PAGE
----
Chive Risotto Cakes

risotto-cake-closeup When I started this blog oh so many, um…days ago, I asked myself a very important question: as I work my way through all of these millions of recipes that I have in piles, cookbooks, and Firefox bookmarks, will I post all of my results, or just the best ones?  Will people want to read about a failed attempt at a standing rib roast, or is that pointless?  Am I making recipe recommendations or offering people a chance to learn from my kitchen forays?
I said that I asked myself that question, but I never said I answered it.  Until today, it really has not been an issue!  Not that I am some culinary prodigy in the kitchen or anything, but in my first month of blogging, I haven’t yet had a disaster, and so I have been content to post about nearly all my recent recipe trials.

This is not to say that the chive risotto cakes were a disaster for me.  In fact, I think I would be more excited about the post if they had been.  I could have featured my Italian version of a “Cake Wreck” (get it? 😉 )!  No, they did not fail completely – more like a B minus.  However, those with whom I went to college know that such a grade could send me reeling for days…

I suppose I should preface the whole discussion with the fact that RJ and I love risotto.  Not only does it fit into the warm-and-hearty comfort food category while still being an excellent option for entertaining, but risotto has a special place in my heart because it is one of the only dishes into which I can insert vegetables without RJ flipping out.  His recent acceptance of onions, mushrooms, and butternut squash all resulted from one of my risotto variations.  Generally, I will cook risotto on a night when I have time to stand around the stove for an hour or so, and we will have leftovers for Day 2.  If you’ve never tried to reheat risotto in a microwave before, please trust me: it isn’t very pretty.  It comes out gummy and sticky and nowhere near as good as fresh risotto.  But the stickiness may be used to great advantage, also.  Cold leftover risotto of any flavor can be molded into round balls, rolled in panko crumbs, slightly flattened into a hamburger shape, then pan fried in butter or oil.  You will end up with a crispy browned crust and an oozy, like-Day-1 risotto center.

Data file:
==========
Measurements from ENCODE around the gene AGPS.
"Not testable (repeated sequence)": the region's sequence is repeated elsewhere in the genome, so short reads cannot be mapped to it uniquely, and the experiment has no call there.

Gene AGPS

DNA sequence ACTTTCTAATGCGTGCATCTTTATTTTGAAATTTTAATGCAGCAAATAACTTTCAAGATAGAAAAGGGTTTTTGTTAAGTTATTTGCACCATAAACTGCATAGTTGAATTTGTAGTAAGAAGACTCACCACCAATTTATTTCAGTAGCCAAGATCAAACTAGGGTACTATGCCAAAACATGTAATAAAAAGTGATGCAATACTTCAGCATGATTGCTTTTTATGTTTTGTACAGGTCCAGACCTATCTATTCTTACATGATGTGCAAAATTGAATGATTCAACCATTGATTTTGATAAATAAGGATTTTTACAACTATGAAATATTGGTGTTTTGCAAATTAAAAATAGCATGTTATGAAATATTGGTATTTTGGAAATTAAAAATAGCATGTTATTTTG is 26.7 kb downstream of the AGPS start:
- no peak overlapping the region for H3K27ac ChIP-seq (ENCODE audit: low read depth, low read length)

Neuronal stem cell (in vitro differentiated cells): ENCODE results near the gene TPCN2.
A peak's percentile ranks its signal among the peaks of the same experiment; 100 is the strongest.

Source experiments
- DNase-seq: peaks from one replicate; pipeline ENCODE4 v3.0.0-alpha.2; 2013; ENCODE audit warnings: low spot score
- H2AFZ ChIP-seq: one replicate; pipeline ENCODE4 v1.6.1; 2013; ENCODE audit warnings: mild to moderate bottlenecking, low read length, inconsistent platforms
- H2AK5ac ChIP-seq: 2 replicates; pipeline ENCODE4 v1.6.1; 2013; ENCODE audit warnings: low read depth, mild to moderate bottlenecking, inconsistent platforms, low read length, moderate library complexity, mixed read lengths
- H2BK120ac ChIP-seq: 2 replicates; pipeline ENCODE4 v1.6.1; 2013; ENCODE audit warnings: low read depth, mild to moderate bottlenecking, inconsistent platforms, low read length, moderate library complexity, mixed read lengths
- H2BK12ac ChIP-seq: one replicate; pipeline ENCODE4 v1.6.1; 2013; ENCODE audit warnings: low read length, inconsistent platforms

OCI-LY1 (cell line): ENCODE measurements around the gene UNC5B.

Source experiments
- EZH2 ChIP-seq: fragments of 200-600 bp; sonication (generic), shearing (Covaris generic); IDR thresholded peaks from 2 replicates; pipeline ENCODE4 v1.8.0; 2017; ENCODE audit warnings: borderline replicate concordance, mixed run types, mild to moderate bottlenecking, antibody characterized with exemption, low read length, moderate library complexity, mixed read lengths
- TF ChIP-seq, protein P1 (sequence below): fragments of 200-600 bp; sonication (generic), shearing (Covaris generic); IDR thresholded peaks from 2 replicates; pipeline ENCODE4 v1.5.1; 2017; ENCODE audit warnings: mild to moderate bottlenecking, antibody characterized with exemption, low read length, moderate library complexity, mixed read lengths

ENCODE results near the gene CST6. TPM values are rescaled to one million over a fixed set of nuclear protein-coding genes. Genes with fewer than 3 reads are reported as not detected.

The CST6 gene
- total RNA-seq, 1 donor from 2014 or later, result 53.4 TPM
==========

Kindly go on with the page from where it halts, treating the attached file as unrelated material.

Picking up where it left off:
Reading Deb’s pick for the Barefoot Bloggers‘ Bonus recipe, I was actually thrilled.  Ina’s description explicitly claimed that her recipe provides risotto cakes without the Day-1 effort of stirring and gradually adding stock ladle by ladle.  “Brilliant!”, I exclaimed.

risotto-cake-miseI gathered my ingredients and even went to my favorite cheese shop for fine imported Fontina.  Though the chives were a bit yellowed in some places, I figured I would only use the best ones and we’d be fine.  But all the Fontina val d’Aosta and fresh-from-the-ground chives in the world could not save these risotto cakes.  I am interested to see if the others felt the same as I did, or if I have just been spoiled by having ‘real’ risotto cakes as part of my repertoire for a while now, but I thought these suffered severely from the outset due to one major flaw in the directions – you cannot cook risotto in water!  My cakes tasted, well, watery – comparable to how the inside of a baked potato with chives might taste if you omitted salt, butter, and sour cream.

To defend Ina’s honor, I probably could have salted the water more, or incorporated even more cheese or dried the rice in paper towels as opposed to a sieve.  But none of that could have compensated for the flavor that chicken broth gives to risotto. That just wasn’t there.  Even with all the cheese the recipe called for, the rice was barely holding together in balls because of the way the rice had been waterlogged.  My clear conviction is that there is no shortcut to risotto, and thus no shortcut to the crispy cakes.  Go the traditional route and make your favorite risotto dish.  Then, on Day 2, treat yourself to your own homemade creation, covered in panko and fried.